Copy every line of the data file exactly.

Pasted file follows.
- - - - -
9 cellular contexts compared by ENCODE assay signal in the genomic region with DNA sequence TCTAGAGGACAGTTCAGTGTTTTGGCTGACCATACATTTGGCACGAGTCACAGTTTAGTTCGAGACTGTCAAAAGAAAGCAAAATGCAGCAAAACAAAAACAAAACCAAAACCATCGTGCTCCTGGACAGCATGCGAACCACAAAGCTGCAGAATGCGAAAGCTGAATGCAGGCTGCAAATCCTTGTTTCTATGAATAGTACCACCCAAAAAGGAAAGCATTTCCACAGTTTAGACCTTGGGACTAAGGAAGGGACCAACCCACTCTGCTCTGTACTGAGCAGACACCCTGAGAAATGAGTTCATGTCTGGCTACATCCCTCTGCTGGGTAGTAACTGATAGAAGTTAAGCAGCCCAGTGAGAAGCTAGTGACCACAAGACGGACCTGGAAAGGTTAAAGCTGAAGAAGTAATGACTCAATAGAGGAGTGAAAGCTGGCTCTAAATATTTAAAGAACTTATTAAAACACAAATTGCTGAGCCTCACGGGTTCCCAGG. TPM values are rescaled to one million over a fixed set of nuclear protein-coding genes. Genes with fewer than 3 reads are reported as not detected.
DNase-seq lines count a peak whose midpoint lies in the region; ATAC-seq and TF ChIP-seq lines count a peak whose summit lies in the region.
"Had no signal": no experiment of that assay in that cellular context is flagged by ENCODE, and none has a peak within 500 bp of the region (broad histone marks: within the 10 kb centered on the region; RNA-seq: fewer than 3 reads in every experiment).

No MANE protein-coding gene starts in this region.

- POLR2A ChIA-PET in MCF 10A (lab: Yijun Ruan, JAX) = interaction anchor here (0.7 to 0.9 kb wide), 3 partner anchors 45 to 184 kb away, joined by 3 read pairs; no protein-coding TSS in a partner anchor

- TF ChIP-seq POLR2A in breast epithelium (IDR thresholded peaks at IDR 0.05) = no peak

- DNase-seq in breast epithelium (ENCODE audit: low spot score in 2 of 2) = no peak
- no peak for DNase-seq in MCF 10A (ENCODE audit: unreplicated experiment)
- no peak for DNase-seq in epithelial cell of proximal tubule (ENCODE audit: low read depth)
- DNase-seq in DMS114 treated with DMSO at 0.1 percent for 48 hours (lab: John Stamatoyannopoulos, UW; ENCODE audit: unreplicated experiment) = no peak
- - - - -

9 cellular contexts compared by ENCODE assay signal in the genomic region with DNA sequence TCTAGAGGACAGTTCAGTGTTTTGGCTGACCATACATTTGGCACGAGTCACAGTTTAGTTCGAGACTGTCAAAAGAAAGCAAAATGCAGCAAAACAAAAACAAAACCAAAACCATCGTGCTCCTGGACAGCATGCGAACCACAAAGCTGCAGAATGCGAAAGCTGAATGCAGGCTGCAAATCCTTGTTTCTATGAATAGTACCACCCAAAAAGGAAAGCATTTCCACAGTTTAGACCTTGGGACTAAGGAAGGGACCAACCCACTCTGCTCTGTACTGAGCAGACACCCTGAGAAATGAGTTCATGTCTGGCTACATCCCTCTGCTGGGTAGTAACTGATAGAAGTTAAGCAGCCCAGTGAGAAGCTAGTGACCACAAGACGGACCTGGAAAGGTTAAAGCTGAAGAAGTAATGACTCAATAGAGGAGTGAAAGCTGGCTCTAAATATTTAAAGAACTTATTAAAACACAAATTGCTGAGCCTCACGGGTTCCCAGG. TPM values are rescaled to one million over a fixed set of nuclear protein-coding genes. Genes with fewer than 3 reads are reported as not detected.
DNase-seq lines count a peak whose midpoint lies in the region; ATAC-seq and TF ChIP-seq lines count a peak whose summit lies in the region.
"Had no signal": no experiment of that assay in that cellular context is flagged by ENCODE, and none has a peak within 500 bp of the region (broad histone marks: within the 10 kb centered on the region; RNA-seq: fewer than 3 reads in every experiment).

No MANE protein-coding gene starts in this region.

- POLR2A ChIA-PET in MCF 10A (lab: Yijun Ruan, JAX) = interaction anchor here (0.7 to 0.9 kb wide), 3 partner anchors 45 to 184 kb away, joined by 3 read pairs; no protein-coding TSS in a partner anchor

- TF ChIP-seq POLR2A in breast epithelium (IDR thresholded peaks at IDR 0.05) = no peak

- DNase-seq in breast epithelium (ENCODE audit: low spot score in 2 of 2) = no peak
- no peak for DNase-seq in MCF 10A (ENCODE audit: unreplicated experiment)
- no peak for DNase-seq in epithelial cell of proximal tubule (ENCODE audit: low read depth)
- DNase-seq in DMS114 treated with DMSO at 0.1 percent for 48 hours (lab: John Stamatoyannopoulos, UW; ENCODE audit: unreplicated experiment) = no peak